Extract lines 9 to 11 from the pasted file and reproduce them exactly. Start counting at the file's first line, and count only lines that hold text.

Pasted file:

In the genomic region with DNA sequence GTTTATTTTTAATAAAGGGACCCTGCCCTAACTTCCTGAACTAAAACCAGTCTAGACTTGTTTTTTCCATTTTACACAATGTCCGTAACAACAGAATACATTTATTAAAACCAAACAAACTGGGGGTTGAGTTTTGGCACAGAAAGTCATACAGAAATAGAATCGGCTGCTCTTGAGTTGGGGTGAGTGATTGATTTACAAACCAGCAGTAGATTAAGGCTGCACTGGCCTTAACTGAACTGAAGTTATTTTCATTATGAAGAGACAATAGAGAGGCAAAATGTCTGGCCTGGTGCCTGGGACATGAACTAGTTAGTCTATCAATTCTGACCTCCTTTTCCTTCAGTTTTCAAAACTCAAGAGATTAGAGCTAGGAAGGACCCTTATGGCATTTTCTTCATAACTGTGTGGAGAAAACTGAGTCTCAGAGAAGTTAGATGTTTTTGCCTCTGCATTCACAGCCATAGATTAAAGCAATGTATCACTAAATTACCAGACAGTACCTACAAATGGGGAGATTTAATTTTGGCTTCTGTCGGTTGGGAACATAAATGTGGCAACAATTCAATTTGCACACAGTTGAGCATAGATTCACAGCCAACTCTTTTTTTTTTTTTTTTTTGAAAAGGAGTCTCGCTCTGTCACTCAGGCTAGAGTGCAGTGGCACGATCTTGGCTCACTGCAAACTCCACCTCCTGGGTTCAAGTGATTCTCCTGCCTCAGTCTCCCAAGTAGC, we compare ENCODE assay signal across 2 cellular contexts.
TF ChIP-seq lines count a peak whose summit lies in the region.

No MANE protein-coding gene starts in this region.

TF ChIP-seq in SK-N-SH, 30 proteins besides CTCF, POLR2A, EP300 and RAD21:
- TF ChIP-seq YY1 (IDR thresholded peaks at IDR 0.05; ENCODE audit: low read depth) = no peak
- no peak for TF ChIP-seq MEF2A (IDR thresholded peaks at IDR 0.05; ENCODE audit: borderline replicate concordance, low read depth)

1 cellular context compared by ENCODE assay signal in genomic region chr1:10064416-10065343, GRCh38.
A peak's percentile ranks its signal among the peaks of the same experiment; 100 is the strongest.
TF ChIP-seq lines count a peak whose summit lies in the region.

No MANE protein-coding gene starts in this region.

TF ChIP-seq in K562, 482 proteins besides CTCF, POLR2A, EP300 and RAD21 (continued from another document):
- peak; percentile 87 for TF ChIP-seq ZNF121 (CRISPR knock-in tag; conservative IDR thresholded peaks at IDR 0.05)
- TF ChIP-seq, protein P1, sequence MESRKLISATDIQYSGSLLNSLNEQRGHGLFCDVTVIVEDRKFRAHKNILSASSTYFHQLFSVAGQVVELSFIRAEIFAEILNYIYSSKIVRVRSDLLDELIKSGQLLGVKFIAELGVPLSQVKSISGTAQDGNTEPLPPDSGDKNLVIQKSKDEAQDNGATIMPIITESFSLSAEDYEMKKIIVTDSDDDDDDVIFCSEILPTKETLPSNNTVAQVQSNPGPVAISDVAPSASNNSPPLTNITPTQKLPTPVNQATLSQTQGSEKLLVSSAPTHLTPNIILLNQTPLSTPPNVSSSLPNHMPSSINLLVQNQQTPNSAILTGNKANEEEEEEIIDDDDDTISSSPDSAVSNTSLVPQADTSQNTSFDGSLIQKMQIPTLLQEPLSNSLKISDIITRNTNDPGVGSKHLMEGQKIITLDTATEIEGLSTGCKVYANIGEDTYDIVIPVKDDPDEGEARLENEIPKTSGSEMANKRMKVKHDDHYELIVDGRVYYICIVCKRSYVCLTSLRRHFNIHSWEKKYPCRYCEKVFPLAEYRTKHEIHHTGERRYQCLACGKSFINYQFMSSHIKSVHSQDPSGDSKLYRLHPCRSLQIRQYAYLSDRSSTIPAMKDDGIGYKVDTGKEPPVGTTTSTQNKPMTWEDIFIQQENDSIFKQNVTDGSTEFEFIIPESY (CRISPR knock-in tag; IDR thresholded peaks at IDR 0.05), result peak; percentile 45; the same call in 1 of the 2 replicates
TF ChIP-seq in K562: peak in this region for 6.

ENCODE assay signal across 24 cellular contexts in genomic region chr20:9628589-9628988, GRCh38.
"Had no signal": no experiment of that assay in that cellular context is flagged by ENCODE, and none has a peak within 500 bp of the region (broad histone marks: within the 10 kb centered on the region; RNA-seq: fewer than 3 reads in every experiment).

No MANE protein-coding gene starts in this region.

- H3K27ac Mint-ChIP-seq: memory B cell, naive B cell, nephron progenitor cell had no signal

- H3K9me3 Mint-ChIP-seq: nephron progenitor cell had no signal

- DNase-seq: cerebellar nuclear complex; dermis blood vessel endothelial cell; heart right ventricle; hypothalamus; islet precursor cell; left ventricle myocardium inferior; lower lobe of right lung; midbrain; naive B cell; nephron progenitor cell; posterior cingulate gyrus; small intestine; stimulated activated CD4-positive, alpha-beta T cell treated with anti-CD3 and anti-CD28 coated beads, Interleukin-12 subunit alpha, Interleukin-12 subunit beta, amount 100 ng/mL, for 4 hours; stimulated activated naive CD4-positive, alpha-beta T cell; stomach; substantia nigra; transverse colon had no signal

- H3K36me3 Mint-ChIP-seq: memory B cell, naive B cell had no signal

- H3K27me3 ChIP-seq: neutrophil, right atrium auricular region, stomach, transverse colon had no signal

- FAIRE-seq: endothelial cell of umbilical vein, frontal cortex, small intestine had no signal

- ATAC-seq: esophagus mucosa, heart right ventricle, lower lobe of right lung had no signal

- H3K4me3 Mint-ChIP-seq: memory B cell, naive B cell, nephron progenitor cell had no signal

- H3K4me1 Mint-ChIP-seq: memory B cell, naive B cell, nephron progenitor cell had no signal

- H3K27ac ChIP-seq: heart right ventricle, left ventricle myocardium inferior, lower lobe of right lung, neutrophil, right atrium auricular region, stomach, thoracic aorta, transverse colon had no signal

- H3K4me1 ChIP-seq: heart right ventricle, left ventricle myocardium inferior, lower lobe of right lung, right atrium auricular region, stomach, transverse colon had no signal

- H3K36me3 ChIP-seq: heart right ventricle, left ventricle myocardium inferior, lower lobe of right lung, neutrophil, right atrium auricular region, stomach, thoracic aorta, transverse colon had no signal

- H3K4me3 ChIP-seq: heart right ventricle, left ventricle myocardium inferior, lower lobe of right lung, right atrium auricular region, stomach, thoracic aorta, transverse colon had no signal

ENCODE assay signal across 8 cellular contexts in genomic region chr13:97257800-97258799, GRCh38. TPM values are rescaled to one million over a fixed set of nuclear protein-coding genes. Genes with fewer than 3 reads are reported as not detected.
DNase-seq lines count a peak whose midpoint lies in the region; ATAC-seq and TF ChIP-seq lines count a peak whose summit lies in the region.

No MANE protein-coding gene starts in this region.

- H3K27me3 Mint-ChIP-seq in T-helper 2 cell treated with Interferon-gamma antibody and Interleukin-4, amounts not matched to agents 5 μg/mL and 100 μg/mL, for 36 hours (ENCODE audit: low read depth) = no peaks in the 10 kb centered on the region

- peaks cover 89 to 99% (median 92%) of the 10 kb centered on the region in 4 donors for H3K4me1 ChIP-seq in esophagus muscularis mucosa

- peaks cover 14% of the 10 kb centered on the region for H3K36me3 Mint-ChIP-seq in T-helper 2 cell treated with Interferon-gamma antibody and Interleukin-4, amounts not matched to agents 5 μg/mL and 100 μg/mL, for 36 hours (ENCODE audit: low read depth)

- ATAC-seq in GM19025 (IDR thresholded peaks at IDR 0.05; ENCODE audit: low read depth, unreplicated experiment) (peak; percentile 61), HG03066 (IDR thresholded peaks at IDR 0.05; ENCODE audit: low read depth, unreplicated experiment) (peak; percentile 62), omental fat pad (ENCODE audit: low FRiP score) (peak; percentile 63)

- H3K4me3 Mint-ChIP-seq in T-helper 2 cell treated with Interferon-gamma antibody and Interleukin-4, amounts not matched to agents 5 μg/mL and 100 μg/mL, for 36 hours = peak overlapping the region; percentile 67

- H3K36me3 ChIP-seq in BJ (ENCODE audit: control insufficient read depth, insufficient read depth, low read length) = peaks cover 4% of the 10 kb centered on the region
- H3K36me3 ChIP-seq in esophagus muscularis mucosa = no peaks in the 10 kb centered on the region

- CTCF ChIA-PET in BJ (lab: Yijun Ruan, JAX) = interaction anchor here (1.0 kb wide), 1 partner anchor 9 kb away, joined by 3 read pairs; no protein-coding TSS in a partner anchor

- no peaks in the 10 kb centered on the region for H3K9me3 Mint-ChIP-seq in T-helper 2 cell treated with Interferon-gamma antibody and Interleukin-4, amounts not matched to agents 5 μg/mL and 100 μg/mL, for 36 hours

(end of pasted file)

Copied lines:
TF ChIP-seq lines count a peak whose summit lies in the region.

No MANE protein-coding gene starts in this region.

TF ChIP-seq in K562, 482 proteins besides CTCF, POLR2A, EP300 and RAD21 (continued from another document):